Pete and Jim's Trip to the MIT Media Lab


Not too long ago (well, a little while now), myself and fellow engineer extraordinaire Jim Lindblom made our annual pilgrimage to the MIT Media Lab. Why do we do this? Well, I've come to know the Media Lab folk as some people with some unusual perspectives on technology and how people work with it. We like going out there to hang out and pretend to be smart, see what everybody's working on, talk about potential collaborations and or product ideas, etc. This time, we had the added incentive of going to see the Festival of Art, Science and Technology, and specifically the LightBridge display created by Susanne Seitinger. We helped Susanne out with some gear, so we had a personal interest to go and check it out.

But the weekend was oh, so much more.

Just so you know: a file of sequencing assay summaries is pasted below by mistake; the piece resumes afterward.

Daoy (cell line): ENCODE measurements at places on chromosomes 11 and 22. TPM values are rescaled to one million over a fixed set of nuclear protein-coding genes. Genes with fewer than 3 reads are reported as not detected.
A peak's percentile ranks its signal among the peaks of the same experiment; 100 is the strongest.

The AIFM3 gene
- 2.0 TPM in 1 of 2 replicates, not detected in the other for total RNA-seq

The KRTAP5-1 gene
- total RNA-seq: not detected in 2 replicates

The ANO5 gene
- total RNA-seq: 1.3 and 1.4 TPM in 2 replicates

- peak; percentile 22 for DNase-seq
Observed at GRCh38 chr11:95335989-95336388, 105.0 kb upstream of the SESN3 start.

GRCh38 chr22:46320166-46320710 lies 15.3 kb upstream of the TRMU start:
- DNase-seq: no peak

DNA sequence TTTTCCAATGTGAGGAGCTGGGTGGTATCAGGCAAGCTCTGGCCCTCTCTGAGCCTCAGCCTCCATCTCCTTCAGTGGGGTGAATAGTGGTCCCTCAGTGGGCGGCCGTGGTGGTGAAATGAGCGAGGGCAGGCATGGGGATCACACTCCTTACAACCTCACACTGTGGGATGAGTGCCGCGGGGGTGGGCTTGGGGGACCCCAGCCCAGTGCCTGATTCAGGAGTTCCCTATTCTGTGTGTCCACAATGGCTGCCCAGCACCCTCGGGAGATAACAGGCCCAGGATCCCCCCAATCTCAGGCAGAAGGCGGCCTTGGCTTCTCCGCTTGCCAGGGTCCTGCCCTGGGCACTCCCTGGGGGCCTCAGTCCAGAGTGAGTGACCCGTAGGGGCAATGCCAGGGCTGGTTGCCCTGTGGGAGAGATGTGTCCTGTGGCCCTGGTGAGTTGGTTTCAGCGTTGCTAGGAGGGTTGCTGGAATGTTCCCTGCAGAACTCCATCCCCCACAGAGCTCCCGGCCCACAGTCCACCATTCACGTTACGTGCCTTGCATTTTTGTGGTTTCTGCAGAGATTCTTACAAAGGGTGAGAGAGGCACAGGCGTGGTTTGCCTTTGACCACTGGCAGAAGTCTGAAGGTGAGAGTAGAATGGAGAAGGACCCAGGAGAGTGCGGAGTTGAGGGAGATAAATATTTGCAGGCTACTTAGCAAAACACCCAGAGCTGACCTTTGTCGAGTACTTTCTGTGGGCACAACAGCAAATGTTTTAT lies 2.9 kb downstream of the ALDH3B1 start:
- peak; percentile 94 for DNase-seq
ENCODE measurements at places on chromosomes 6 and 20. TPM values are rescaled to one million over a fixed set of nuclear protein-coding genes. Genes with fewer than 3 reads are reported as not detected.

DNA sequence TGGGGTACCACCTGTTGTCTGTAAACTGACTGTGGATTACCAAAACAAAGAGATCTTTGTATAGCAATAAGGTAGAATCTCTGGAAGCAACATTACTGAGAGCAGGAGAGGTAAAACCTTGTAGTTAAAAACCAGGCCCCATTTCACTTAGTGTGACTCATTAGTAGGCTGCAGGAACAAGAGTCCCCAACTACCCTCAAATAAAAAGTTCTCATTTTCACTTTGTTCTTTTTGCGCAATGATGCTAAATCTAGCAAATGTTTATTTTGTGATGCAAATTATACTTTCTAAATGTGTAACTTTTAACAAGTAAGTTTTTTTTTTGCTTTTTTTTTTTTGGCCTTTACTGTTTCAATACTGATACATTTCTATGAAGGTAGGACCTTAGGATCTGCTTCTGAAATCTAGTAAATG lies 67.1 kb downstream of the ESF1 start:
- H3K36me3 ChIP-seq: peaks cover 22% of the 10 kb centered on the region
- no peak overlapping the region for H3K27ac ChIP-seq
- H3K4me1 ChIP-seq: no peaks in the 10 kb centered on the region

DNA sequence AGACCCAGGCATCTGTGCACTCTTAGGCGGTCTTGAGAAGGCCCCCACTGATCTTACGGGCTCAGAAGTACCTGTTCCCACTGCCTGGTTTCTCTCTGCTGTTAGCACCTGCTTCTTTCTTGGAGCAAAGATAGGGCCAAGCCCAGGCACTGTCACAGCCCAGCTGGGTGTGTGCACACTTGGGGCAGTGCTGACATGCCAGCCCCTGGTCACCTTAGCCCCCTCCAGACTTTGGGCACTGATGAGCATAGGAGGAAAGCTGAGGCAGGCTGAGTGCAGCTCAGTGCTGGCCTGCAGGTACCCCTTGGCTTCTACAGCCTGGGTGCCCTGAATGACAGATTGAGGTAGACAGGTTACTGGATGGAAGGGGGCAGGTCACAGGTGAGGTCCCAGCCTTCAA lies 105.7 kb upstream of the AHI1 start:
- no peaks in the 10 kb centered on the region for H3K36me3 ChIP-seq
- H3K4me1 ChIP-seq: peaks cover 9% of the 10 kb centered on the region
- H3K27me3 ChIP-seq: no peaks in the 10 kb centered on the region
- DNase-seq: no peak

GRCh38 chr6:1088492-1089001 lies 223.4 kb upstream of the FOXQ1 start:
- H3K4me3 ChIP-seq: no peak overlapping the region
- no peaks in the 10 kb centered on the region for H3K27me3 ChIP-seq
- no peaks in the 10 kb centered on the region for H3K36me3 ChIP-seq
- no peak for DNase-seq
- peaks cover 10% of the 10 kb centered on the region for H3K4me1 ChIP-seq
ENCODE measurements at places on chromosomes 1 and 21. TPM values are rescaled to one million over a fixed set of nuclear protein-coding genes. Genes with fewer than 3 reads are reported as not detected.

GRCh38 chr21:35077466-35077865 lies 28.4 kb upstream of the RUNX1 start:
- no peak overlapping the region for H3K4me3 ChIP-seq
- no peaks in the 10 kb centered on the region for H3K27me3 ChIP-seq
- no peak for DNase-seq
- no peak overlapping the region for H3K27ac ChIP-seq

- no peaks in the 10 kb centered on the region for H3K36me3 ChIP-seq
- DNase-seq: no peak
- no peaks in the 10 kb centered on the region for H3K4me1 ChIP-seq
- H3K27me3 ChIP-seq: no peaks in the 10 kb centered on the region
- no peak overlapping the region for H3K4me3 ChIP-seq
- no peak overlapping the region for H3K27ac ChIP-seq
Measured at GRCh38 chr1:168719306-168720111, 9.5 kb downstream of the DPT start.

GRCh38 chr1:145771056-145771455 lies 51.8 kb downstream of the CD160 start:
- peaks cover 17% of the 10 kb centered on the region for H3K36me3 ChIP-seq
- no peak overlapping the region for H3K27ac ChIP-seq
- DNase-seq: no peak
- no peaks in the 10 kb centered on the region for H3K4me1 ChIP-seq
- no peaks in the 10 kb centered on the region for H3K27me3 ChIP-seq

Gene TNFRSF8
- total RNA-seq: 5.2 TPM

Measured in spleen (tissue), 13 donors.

I'll run this down in chronological order, starting on Friday morning when we met up with Leah Buechley (of LilyPad fame) to discuss the doings of her students. We saw some interesting examples of displays using muscle wire and some experiments with various types of conductive paint and ink. Next, we met with... a young gentleman (or woman) who has asked me not to reveal his (or her) identity, who's working on a really cool Arduino based guitar effects shield (I personally have high hopes for that one).

Following our meeting with REDACTED, we met for a round table discussion over lunch (awesome pizza, guys, much thanks) to get feedback and brainstorm with the group as a whole. We learned that they very much dig our curation of parts, and a not-so-small list of wants from us. Hey... who's your buddy? Me? That's right. We're here for you guys. (BTW, I talked to Digi about that cross-platform config tool for XBees you asked for. They promised me that they're working on it, but it's still a year out.)

After lunch, we went out on the Cambridge-Boston bridge to find Susanne Seitinger, who was hard at work getting ready for the display on Saturday night.